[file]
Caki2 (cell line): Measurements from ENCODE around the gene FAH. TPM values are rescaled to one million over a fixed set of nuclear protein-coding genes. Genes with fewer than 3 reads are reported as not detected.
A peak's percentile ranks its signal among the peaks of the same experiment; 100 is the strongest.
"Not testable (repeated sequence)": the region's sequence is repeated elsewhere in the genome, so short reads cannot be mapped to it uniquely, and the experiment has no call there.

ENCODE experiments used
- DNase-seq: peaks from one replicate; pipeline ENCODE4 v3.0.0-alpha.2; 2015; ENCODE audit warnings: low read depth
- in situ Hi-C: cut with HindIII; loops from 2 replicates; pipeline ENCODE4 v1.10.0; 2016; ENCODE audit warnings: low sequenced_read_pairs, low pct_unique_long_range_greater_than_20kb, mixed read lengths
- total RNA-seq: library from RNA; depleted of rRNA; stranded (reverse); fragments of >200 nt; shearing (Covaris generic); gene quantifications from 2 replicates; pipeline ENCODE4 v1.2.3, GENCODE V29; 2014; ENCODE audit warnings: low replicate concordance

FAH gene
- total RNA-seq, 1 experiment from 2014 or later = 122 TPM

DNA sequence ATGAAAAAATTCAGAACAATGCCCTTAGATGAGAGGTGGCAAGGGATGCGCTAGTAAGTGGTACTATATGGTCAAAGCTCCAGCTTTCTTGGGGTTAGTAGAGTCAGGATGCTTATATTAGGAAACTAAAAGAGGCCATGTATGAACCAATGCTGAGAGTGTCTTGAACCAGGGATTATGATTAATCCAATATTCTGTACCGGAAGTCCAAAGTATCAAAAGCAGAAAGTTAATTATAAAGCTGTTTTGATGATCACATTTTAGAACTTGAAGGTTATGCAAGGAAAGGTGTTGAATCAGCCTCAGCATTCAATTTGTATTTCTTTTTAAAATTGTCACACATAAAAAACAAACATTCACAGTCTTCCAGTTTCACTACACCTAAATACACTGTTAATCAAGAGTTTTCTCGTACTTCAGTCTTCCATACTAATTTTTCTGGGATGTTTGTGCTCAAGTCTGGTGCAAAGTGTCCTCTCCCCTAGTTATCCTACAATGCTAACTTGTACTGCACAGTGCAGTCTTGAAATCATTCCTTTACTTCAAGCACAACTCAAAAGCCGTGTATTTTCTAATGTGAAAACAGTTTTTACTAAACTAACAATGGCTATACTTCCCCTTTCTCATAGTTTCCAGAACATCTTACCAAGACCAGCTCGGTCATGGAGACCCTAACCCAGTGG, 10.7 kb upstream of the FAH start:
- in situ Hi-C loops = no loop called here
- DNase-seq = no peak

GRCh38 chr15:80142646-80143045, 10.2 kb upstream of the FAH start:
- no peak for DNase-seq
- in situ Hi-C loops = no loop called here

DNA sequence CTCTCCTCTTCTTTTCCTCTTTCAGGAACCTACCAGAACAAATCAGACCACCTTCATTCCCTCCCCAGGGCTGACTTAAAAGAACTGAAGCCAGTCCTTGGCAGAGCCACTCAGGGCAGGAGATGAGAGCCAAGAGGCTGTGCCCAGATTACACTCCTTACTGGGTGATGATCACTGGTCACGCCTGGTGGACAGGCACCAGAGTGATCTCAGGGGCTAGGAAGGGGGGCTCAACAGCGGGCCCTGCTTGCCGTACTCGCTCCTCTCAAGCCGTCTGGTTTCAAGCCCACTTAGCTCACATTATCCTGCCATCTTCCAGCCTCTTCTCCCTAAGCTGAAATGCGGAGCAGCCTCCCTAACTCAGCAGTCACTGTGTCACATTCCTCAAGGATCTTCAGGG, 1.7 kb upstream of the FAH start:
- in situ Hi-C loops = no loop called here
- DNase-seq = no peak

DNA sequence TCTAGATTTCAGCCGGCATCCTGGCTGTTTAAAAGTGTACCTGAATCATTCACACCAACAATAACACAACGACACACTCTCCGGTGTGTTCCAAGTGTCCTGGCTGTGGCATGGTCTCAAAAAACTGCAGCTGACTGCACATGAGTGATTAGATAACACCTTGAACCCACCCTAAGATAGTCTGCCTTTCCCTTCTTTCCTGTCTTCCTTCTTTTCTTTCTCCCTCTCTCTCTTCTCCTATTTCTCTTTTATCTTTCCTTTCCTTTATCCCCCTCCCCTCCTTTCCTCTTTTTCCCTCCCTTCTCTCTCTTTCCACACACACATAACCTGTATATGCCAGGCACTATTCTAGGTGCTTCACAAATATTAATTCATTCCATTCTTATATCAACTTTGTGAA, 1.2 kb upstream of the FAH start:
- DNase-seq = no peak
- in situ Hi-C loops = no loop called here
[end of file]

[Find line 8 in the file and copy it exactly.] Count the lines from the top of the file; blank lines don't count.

FAH gene